I think you'll get lots of good advice here, let's see what other people have to say. With the disclaimer that I am not one of the more knowledgeable people on this board, here are my thoughts:

     

     

     

     

     

    1. It depends what you mean by "to do the marathon." To finish? No, probably not. According to  (which I used successfully last year), you should only be up to about 15 miles for your long run at this point in the game. 

     

     

     

     

     

    2. It is possible you may be running out of glycogen. Are you eating and drinking on your long runs? If so, what? When? What have you tried? There have been whole threads on just this topic alone, but water and fuel are important comonents of your body's ability to endure a few hours of running. 

     

     

     

     

     

    3. This is likely related to 2. If you are fueling correctly that can have a significant impact on your body's performance. However, there could also be other factors. We just came out of August and it's very hot- are you running in the sun during the warmest part of the day? That will slow you down more than you imagine. How fast are you going? You should run about 60-90 seconds slower than your weekly runs. If you go out too fast it makes it much easier to crash and burn because your body is burning glycogen more rapidly when you are running faster. Something I learned this year which has been a very important lesson is that I always start my long runs slooooow. I need to reign myself in and go much slower than I feel that I can, but I've learned this helps me have the energy left to finish strong. 

     

     

     

     

     

    Good luck! Ask lots of questions, there are some great resources here  

     

     





    I do today what you won't, so tomorrow I do what you can't.


    My Blog | i2P

  • Chuck Strong Amateur 10 posts since
    Jun 18, 2008

     

    I believe you are running out of glycol (sp).  A good tip:  eat a stack of pancakes about 4 hours before your long run and you'll find that you have the energy to go beyond the 14 miles.  Also take a gel energy packet with you and eat it around the 10th mile.  Hope this helps

     

     

  • DoubleEye Legend 645 posts since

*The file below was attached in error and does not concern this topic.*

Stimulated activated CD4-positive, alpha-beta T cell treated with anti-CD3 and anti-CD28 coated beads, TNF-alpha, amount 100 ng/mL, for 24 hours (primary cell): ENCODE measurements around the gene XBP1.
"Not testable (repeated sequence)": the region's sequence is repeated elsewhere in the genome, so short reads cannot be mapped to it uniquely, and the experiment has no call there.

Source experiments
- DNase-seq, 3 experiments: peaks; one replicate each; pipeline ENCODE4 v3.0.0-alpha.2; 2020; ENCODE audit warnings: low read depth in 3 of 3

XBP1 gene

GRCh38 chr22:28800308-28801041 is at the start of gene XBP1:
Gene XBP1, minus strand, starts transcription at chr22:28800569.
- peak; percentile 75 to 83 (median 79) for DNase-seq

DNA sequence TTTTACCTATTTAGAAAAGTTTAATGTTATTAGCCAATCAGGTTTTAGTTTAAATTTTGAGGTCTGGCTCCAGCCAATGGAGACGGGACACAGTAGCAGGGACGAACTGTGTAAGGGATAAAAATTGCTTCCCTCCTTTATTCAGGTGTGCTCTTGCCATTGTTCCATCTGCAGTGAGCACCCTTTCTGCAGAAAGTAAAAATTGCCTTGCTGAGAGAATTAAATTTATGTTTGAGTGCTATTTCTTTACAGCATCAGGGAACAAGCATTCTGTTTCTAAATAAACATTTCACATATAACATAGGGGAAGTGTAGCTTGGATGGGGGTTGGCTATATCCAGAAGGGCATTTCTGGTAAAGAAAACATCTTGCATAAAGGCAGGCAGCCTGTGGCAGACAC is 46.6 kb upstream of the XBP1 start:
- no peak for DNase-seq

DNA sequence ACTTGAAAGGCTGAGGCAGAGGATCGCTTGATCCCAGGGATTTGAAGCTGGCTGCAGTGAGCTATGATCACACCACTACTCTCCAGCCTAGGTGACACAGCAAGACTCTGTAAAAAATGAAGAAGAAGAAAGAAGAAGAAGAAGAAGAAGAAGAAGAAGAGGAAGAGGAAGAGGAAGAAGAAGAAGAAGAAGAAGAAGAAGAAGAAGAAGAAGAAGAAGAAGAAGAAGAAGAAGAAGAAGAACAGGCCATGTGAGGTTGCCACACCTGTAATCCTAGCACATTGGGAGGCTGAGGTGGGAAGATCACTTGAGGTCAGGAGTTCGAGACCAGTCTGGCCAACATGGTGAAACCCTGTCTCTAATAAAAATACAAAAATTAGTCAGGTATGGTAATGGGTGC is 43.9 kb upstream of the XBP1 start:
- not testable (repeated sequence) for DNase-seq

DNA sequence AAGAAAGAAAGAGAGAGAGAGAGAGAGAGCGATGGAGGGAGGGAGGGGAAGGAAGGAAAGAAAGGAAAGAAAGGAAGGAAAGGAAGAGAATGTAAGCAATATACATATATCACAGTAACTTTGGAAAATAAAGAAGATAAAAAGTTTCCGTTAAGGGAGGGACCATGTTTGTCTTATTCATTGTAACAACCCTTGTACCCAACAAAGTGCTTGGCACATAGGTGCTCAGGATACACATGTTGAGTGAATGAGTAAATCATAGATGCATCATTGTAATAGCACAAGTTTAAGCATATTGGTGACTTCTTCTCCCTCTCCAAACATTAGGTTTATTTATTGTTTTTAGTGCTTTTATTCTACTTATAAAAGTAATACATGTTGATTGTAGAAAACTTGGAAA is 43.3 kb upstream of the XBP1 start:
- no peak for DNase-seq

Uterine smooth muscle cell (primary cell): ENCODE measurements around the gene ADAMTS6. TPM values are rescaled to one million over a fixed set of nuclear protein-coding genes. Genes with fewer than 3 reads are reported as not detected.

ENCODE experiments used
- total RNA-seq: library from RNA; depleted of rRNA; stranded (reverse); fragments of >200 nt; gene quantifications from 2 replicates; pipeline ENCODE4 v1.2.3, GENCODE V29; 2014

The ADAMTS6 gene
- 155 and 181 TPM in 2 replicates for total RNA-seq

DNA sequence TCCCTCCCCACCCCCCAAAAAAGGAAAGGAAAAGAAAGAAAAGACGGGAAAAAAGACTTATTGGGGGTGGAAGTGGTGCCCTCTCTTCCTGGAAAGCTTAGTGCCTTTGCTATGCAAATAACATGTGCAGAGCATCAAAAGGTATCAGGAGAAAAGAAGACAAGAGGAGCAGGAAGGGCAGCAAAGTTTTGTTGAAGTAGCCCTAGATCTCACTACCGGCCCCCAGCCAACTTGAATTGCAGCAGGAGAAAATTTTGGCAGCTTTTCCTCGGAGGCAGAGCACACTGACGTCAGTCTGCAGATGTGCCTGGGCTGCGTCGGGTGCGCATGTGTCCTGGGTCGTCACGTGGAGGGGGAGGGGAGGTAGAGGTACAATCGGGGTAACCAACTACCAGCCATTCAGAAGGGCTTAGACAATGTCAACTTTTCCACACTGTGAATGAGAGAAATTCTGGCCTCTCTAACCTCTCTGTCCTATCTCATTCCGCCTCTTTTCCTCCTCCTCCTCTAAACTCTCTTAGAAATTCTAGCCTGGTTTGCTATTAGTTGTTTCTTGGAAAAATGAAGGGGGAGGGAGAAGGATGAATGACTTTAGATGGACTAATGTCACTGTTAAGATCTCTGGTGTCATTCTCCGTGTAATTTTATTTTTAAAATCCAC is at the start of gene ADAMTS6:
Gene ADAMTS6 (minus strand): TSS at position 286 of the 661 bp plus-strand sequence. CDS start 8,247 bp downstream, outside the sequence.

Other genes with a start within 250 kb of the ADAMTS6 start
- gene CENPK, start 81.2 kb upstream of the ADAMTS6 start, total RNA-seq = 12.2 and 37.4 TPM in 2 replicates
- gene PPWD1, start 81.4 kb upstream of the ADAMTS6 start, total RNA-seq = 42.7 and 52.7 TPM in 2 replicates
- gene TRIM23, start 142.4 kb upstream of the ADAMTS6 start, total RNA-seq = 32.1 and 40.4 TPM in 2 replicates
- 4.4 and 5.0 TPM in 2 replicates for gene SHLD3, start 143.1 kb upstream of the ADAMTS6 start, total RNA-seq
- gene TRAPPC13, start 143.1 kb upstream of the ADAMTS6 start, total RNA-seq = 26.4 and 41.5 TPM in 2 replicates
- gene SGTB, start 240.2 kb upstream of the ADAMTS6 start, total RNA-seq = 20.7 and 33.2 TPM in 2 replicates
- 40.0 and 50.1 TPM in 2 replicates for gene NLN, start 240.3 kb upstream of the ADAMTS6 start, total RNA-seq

Feb 4, 2008

    Lots of good advice already here, some of which has already been mentioned, but a couple quick thoughts off the top of my head.

     

    - If you haven't already, try a run/walk strategy. For example, run for 6 minutes and then walk a minute. Keep that up and see how you feel as you start to get near 14 miles again. If you feel significantly better, stick with the run/walk strategy. What it does it lets your body rest BEFORE it needs to rest. I did this method last year and I liked it....it also helped to split up the really long runs since they can become intimidating! FYI - this year I am conditioned enough where I'm doing all running, but MANY people will be out there doing the run/walk thing

     

    - Prepare better. This includes everything from drinking gatorade as much as possible the day or two before the long run, eating some energy stuff in the morning, warming up and stretching, and starting your run as EARLY in the morning as possible. Weather has more of an effect on my running than any other variable, I think.

     

    - Try a new route, run with a friend or a club, or switch out songs on your new iPod. Keep things fresh, basically.

     

    Hope this helps and you can kiss "the wall" goodbye!

  • Chuck Strong Amateur 10 posts since
    Jun 18, 2008

    I got up at 2 am the day I ran my last marathon, ate a stack of pancakes.  went back to bed for two hours and then got up and ran the marathon, I felt great at the 20 mile mark while others around me were hitting the wall.

  • dutch omi We're Not Worthy 5,642 posts since
    Jan 19, 2008

     

    Another thing to try, eat carbs and hydrate well the night before, and then of course eat a couple of hours before your long run.  Whatever else you need to do has been written up in all the previous posts.  Good luck, and yes, you can.

     

     

  • FormerBAM We're Not Worthy 4,378 posts since
    Aug 21, 2007

     

    Chuck Strong wrote:

    I got up at 2 am the day I ran my last marathon, ate a stack of pancakes. went back to bed for two hours and then got up and ran the marathon, I felt great at the 20 mile mark while others around me were hitting the wall.

     

     

     

    I remember Kevyn did this too, got up about 3 or 4 a.m., ate a bunch of muffins, and went back to bed.  I'd never be able to go back to sleep!